Switching gears, I think my critics are looking at it the wrong way. The fact that I choose to spend time addressing these things prove that I care and don’t see black women as a lost cause.  Let’s be honest, brutally honest for a minute.  It has become both fashionable and profitable to bash black men.  Black men ain’t shit is a perfectly viable business model. We need look no further than Youtube. Let us not forget, that merely a few months ago the results of the black gender wars on that platform. For those that may not be familiar with what I’ talking about, several sisters moved to have several prominent members of the black manosphere, many of them contributors to this site, channels taken down.  Yet, the black women who criticize shame or otherwise badmouth black men with their sites were never in danger of having their channels shutdown.  Black women bashing, isn’t nearly as lucrative a business model. True, a few exceptional pundits, such as Tommy Sotomayor many make large sums, but that by far is the exception and not the rule. So rest assured, I’m not doing this for the money.

If you go to any type of recovery program, what’s the first they thing they tell you? Before any change can happen, you must be willing to admit that you have a problem. Everything stems from that.  The critics claim that they care about the community and want to fix it. How exactly is that going to happen when all legitimate criticisms and concerns about our women are brushed aside? What those critics should be worried about is the day that brothers like me stop voicing our concerns and criticisms. That would mean that we’ve checked out and view the situation as broken beyond repair. To be fair, that is the position that a lot of brothers have already taken for various reasons, a lot which are found in the context of the articles that I’ve written.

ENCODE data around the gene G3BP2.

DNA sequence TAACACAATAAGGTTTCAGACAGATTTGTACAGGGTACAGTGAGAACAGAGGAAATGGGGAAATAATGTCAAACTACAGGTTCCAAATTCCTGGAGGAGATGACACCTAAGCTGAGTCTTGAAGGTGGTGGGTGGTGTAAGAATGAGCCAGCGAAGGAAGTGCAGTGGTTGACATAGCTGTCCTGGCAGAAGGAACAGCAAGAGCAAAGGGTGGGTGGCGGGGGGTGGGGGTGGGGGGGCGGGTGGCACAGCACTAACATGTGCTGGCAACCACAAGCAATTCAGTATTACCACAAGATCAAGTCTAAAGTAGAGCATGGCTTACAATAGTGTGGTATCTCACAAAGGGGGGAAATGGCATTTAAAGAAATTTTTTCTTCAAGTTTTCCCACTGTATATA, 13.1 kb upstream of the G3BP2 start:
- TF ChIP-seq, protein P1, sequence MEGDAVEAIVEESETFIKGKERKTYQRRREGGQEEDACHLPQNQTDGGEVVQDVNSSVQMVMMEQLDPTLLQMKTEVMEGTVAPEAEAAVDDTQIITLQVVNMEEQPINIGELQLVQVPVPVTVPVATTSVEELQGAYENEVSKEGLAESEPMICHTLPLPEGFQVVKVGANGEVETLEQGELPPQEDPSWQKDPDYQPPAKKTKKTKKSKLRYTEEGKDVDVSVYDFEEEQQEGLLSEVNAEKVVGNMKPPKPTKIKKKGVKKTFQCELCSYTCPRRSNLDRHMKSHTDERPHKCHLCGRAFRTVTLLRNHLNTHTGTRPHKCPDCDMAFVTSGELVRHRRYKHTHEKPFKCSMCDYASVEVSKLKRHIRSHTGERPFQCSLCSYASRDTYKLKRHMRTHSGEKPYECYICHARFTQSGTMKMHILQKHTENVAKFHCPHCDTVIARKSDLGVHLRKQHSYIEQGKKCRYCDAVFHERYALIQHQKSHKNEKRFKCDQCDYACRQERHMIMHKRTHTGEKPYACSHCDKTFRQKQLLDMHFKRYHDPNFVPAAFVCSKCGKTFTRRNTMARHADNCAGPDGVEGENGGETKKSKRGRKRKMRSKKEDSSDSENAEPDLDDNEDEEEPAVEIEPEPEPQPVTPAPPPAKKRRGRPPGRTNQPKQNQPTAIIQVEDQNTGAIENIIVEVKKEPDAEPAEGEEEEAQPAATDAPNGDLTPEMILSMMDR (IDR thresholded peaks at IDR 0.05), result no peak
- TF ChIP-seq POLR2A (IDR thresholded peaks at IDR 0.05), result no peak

Black women, do you wonder why brothers aren’t running to rushing to defend you when other people bash you? Do you wonder why when you see a good looking, successful brother with a woman who doesn’t look like you? Do you wonder why when you see a good looking, well dressed single brother you have to ask yourself, does he even date black women?

The answer to all these questions and questions like them are because black men are fed up.  So, sisters, I know you’re reading because I get your comments. Here’s an open invitation. If you truly care about the community and you want to stand in solidarity with brothers and been seen as our queens, check yourself.  You have never, nor will you ever hear me say that all brothers are good people and are without any flaws. That simply isn’t true.

However, I’ll leave the sisters this as food for thought. One of the truest measures of power is the ability to criticize.  Between black men and women, which one of us can be criticized and which one of us can’t? Criticizing a black man costs you nothing, be it money, social status, etc. Yet criticizing a black woman, even when it is valid, always comes with a cost and it usually comes in the form of lost wages and damage to your reputation.

So brothers like me are putting a lot on the line doing what we do, often with little return.  Knowing that, we still do it. What are you willing to do or sacrifice to put this thing back together, if that in fact is what you want as so many of you claim? Are you willing to listen to valid criticisms and govern yourselves accordingly or will you continue the status quo?